Racheli Frenkel, Iris Yifrach, and Bat Galim Shaar, the mothers of three boys kidnapped and murdered by Hamas in June 2014, embrace one another.


By Ruthie Blum

In a well-deserved tribute, Rachel Frenkel, Bat-Galim Shaer and Iris Yifrach – the mothers of the three teenaged boys whose abduction and murder at the hands of Palestinian terrorists in the summer of 2014 sparked Operation Protective Edge in Gaza – were invited to light a torch at Israel’s Independence Day ceremony on May 9.

The annual event is held on Mount Herzl in Jerusalem, the site of the Israel’s national military cemetery. It takes place at the end of the day of mourning for all the country’s fallen soldiers and victims of terrorism, and marks the beginning of joyful birthday celebrations for the Jewish state, which turns 71.

The jarring juxtaposition of the somber and the sweet is purposeful. Before partying with nighttime fireworks and all-day barbecues, Israelis pause for a 24-hour period to commemorate, weep for and thank all the men, women and children killed either defending the nation from incessant enemy assault – or simply for going about their daily lives in the ancient Middle East homeland that they transformed into a flourishing Western democracy.

It is rare to find a family in Israel that has not been touched in some fashion by this particular form of bereavement. Indeed, funerals are just as much a part of the Israeli experience as weddings and baby-namings. And fear of losing one’s offspring in bombings, rocket-fire, car-rammings and stabbings is as present as anxiety about whether those same kids eat their broccoli or do their homework or find a suitable mate or get a good job. It is a country of Jewish mothers, after all.

Obviously, when the worst happens – as it did to Naftali Frenkel, Gil-Ad Shaer and Eyal Yifrach nearly five years ago – all the above is replaced by unfathomable grief. In some instances, it is erased by rage. The latter would certainly have been warranted in this case, as Gil-Ad had managed to phone 100, Israel’s emergency hotline number, and whisper a call for help. The botched response of the operator, whose yelling into the phone alerted the kidnappers, is thought to have contributed to the boys’ being shot dead on the spot.

It was not until their bodies were found a full 18 days later that they were pronounced dead. In other words, for close to three weeks, their parents harbored hope that they were still alive.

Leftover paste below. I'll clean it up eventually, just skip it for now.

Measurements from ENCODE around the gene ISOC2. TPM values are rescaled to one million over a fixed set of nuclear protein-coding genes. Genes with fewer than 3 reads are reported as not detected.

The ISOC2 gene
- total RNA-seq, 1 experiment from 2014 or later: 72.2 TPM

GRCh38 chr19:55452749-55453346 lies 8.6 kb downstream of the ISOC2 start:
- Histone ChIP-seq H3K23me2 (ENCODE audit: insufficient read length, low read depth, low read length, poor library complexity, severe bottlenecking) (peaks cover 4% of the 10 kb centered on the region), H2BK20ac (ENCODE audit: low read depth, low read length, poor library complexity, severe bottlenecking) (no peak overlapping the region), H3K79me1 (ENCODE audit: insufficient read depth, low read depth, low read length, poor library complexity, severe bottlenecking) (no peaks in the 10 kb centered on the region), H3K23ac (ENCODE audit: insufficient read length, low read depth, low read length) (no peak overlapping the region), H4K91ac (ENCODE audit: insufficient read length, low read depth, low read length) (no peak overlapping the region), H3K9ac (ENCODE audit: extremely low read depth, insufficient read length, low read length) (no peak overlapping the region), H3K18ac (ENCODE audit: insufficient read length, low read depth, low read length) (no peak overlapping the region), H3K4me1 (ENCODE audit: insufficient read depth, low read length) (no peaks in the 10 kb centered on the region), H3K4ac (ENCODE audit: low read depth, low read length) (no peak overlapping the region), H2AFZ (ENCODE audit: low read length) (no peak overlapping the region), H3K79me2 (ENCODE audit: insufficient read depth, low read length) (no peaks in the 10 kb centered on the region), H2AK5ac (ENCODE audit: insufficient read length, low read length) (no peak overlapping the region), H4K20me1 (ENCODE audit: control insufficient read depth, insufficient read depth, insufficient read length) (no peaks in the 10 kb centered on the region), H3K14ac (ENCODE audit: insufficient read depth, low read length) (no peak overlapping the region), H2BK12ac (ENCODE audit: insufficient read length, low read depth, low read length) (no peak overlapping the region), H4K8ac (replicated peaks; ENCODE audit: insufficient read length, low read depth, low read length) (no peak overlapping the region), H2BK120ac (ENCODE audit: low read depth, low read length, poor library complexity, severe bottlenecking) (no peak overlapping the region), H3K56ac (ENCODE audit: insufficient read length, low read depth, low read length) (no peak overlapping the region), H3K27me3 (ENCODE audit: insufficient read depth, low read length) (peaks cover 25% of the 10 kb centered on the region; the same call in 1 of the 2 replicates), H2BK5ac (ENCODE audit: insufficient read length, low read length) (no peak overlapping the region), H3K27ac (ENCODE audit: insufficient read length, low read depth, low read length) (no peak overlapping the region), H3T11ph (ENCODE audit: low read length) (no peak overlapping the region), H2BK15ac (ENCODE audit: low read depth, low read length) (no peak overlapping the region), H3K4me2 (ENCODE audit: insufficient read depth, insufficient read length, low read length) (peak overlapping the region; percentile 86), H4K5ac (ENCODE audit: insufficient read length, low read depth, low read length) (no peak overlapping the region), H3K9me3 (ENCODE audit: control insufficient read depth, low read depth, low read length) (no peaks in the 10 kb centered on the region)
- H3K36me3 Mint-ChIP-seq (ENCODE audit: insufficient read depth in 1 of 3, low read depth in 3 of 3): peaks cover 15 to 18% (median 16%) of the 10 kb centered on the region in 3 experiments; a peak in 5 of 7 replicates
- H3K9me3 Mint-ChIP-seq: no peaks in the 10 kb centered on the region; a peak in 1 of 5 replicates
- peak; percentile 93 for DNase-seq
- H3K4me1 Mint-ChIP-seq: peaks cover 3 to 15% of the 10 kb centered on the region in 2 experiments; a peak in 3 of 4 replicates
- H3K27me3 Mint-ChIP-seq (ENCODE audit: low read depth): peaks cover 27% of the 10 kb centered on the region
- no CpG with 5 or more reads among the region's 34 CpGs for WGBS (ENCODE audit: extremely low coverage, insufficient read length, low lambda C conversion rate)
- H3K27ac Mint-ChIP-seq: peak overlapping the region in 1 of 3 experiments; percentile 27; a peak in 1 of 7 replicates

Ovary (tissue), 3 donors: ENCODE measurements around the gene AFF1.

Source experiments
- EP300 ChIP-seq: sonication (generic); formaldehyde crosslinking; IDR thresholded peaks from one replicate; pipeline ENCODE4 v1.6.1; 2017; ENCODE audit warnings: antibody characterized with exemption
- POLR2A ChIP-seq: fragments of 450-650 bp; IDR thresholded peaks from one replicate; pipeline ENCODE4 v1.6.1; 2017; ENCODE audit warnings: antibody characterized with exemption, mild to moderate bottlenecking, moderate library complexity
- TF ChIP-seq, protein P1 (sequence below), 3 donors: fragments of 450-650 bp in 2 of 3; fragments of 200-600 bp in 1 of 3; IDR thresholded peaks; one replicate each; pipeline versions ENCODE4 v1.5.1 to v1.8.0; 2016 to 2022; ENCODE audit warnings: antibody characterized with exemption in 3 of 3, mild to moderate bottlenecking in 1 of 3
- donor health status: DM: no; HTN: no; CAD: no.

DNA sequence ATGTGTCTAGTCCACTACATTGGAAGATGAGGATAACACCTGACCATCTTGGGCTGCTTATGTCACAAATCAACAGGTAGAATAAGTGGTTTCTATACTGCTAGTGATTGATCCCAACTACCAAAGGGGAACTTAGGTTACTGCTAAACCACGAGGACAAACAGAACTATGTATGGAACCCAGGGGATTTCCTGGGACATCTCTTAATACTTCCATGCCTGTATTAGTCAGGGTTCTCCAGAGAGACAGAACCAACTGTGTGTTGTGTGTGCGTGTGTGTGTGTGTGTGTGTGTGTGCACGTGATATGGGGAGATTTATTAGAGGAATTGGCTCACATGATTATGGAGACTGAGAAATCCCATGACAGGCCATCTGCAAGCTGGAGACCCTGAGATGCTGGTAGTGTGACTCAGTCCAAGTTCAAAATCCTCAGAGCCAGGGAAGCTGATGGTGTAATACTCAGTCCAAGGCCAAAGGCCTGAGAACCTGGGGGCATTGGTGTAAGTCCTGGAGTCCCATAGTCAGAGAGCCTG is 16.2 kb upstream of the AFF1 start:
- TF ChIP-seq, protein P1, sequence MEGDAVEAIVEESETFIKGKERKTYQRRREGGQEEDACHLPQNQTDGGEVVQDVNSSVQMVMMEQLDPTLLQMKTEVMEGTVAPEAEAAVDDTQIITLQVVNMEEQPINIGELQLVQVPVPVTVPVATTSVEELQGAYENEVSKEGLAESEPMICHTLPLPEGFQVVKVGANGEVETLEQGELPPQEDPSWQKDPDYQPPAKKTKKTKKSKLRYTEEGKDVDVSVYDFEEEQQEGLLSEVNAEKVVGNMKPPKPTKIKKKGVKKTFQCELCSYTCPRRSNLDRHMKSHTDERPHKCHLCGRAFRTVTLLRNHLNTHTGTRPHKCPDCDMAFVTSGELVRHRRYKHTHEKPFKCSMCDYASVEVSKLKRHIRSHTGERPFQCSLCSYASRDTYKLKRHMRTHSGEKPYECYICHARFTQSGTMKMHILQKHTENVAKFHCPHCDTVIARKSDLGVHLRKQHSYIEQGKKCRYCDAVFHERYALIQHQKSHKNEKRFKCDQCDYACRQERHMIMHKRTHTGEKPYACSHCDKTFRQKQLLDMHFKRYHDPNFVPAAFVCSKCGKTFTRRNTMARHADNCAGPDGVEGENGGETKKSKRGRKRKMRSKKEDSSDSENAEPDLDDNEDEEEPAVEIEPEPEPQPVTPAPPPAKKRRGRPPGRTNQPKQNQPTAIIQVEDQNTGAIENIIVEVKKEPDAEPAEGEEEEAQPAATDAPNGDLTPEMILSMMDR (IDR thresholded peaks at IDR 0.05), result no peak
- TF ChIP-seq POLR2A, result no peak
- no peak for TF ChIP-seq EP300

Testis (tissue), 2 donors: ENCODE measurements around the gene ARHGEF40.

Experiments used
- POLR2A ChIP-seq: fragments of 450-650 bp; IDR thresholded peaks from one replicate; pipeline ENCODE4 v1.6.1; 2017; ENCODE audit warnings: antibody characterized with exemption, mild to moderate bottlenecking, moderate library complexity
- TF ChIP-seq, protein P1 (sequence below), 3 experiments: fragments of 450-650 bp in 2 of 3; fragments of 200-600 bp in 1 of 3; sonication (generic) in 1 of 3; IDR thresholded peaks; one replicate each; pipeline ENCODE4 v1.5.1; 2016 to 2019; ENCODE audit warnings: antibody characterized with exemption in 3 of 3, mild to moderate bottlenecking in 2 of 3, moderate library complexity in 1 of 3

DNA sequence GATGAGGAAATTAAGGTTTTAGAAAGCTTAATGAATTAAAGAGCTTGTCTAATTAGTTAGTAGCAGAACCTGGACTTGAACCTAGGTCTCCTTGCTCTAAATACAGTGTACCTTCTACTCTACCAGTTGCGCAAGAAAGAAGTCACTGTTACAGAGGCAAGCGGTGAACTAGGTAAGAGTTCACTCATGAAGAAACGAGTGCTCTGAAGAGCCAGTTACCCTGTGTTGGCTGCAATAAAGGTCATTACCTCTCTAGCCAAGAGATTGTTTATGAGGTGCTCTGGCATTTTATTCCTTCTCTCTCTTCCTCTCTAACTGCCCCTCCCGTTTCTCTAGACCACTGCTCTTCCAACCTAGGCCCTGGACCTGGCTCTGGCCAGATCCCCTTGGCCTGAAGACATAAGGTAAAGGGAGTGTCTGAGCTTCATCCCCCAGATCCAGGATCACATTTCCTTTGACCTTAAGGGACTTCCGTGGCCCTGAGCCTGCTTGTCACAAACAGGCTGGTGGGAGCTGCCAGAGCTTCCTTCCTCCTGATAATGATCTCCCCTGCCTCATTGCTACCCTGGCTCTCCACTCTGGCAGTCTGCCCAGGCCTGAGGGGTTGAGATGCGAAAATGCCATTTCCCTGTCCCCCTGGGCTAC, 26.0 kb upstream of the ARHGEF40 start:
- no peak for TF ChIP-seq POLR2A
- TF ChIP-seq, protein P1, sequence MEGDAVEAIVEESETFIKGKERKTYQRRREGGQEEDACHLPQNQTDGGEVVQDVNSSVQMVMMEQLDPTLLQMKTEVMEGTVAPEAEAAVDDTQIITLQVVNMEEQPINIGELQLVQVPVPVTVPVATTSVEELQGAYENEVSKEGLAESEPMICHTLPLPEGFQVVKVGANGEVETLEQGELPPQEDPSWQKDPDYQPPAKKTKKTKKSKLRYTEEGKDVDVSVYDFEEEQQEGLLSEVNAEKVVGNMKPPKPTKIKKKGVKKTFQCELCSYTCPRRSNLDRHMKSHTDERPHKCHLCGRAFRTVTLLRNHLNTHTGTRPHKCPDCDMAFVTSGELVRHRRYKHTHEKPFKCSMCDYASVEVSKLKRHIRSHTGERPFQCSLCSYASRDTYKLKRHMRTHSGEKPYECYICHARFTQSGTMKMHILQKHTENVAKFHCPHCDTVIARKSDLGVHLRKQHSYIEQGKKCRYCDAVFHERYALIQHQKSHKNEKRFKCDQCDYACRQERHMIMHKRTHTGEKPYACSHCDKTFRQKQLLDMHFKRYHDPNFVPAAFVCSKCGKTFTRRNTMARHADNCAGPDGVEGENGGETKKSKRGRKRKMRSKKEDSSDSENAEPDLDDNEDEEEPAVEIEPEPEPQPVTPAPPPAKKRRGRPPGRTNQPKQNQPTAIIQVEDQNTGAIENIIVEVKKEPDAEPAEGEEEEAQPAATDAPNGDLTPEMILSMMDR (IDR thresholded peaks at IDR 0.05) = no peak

Rather than attempting to dissipate their devastation by wallowing in self-pity and casting blame in every direction, however, Rachel, Bat-Galim and Iris channeled it into an optimistic endeavor. Mere months after their personal tragedy, the three mothers partnered with then-Jerusalem Mayor Nir Barkat to honor their son’s lives by launching a cash prize to recognize the “efforts of organizations and individuals in Israel and the Diaspora who actively work to advance unity throughout Jewish communities and Israeli society.”

It is for this reason that Israeli Culture Minister Miri Regev made an exception to the current rule of having a maximum of two people light a single torch of the 12 that are ceremoniously lit on the eve of Independence Day, the theme of which this year is “Saluting the Israeli Spirit.”

Regev explained her decision by calling Rachel, Bat-Galim and Iris “the heroes of our spirit who, in the face of heart-piercing grief, chose to open a gate of the love of Israel to honor their loved ones.”

Regev was right, of course. But these women joining hands to wish their country a happy birthday straight from visiting their sons’ graves is a feat of internal strength that would better be described as other-worldly. For this, they should be granted a lot more than the opportunity to light a torch – a privilege that each would gladly forfeit in exchange for being able to hold her son in her arms one last time. Nevertheless, the three mothers-in-mourning accepted the invitation with grace and gratitude.

Meanwhile, across the ocean, Americans preparing for Mother’s Day on May 12 will be bustling around buying token boxes of chocolate and bouquets of flowers to thank their moms for being there. The best gift one can give a mother, however – as vicious terrorists forced Rachel Frenkel, Bat-Galim Shaer, Iris Yifrach and so many other Israelis to learn the hard way – is to stay alive and well.

Ruthie Blum is a Tel Aviv-based American-Israeli journalist, lecturer and pundit focusing on politics and foreign affairs. The author of three books, most recently “To Hell in a Handbasket: Carter, Obama and the ‘Arab Spring,’” she is an editor at the Gatestone Institute, a columnist for the Jewish News Syndicate and the Jerusalem Post, and a regular panelist on i24News TV.  Originally from New York City, she attended the University of Chicago and moved to Israel in 1977, where she received a degree in English literature from the Hebrew University in Jerusalem.